Kolomyia has the most dissidents per capita – not only in Ukraine – but in the entire former Soviet Union. People who live in the town and nearby villages fought in the Ukrainian Insurgent Army (UPA), cooperated with the underground activists of the Organization of Ukrainian Nationalists (OUN), or were persecuted by the Soviet regime for their religious activities. Some of the locals, including Bohdan Germaniuk and Myron Ploshchak, tried to establish an alternative political party in the USSR, while others, such as Dmytro Hrynkiv, Mykola Motriuk, Roman Chuprei and others were in the armed anti-soviet youth organization of Halychyna.

The Kolomyia area was also one of the longest-lasting armed opponents of bolshevism which it viewed as an alien occupational regime. There is even a joke that the Communists wanted to launch a special train from Kolomyia to Kolyma where they had massive camps for political prisoners.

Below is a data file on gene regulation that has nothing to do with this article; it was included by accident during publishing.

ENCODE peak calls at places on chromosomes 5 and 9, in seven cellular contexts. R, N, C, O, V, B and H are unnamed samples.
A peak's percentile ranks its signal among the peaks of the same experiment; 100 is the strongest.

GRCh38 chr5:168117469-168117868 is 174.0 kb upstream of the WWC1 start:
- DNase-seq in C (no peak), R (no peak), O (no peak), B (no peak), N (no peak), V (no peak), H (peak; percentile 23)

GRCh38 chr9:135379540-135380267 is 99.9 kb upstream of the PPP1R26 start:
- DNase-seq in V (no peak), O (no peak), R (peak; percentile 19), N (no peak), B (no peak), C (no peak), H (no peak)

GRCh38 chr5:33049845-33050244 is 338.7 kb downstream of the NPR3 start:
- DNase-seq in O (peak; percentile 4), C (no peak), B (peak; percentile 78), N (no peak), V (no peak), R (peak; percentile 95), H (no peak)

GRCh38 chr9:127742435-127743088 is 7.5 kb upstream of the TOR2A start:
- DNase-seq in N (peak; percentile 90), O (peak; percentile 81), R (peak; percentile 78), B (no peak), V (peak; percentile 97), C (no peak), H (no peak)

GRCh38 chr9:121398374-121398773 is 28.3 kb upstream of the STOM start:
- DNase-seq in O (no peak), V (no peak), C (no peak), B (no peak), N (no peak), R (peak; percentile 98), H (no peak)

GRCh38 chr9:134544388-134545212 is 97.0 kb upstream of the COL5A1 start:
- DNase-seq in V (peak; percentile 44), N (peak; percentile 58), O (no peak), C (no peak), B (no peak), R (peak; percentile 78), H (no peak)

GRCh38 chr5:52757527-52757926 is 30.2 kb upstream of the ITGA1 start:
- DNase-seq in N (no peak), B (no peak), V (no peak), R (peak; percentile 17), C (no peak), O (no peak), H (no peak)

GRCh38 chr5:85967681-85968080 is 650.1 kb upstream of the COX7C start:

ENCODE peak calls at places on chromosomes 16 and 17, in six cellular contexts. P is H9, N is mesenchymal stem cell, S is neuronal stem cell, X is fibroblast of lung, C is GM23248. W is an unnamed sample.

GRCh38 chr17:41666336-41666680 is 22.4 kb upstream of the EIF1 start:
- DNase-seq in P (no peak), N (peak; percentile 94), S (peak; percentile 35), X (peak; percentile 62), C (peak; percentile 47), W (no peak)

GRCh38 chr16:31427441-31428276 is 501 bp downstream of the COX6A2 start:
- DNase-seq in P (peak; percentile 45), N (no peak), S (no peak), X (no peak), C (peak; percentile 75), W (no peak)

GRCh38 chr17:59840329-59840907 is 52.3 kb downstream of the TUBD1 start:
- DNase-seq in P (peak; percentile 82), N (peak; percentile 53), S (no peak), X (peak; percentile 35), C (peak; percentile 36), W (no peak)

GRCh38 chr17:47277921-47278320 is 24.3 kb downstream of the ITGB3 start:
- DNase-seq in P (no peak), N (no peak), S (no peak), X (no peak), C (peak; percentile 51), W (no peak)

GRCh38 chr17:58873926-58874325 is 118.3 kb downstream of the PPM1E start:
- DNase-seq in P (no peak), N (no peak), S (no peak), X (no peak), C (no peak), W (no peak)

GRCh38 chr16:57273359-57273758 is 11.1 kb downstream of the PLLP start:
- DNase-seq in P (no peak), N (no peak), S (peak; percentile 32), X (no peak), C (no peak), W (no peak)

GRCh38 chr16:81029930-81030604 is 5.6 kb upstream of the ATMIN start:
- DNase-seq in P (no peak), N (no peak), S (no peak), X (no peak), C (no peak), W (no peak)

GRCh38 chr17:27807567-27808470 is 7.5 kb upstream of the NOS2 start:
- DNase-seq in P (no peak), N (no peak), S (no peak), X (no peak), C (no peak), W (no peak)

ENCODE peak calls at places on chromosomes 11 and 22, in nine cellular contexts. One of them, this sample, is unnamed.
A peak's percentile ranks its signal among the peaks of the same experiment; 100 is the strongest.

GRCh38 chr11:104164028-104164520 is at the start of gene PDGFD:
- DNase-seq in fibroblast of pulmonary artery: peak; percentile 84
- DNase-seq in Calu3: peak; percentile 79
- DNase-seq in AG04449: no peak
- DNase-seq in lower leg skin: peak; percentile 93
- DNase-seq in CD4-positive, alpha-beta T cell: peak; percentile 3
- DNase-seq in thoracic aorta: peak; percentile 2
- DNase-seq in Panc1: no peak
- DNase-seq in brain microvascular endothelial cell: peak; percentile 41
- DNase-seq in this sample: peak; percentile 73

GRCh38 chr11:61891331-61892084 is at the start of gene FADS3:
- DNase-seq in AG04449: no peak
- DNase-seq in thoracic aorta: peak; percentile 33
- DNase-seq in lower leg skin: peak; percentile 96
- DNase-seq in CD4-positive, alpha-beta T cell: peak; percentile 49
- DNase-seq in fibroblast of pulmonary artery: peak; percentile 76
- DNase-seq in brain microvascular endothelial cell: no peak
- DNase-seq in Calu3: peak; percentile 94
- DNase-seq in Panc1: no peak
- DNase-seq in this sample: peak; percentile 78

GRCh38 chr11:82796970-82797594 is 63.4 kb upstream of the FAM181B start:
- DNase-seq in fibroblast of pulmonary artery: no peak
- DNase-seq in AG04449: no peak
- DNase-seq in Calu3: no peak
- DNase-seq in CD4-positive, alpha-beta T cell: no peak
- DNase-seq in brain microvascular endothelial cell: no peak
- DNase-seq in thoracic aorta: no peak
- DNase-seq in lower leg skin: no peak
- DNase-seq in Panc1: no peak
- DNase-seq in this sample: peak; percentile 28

This attitude of rebellion can be traced back far into the 19th and 16th centuries to the time of the opryshky who struggled to liberate their lands from slavery under Polish nobles, Moldovan feudalists, and Hungarian and Austrian landowners in Halychyna, Zakarpattia and Bukovyna. The most well-known leader of the opryshky, Oleksa Dovbush, was born in a village near Kolomyia and is often compared to Robin Hood. The tradition also stretches back to Sichovi Striltsi, the Sich Riflemen, one of the best regular units of Ukrainian People’s Republic Army in 1917-1919. And of course, Ivan Franko, the brilliant Ukrainian writer, spent several months in the local Austro-Hungarian prison.


Kolomyia 's clean, cozy streets are named after Hetman Ivan Mazepa; Symon Petliura, the head of the Ukrainian State in 1918-1920; Stepan Bandera, the leader of Ukrainian insurgent movement; Yosyph Slipyi, one of the most well-known leaders of Ukrainian Greek-Catholic Church; Andrey Sakharov, an academic and human rights activist; and UPA heroes. Notably, all variations of Marx, Voroshylov, Klara Tsetkin and other Communist leftovers were erased from the city map for good in the early 1990s.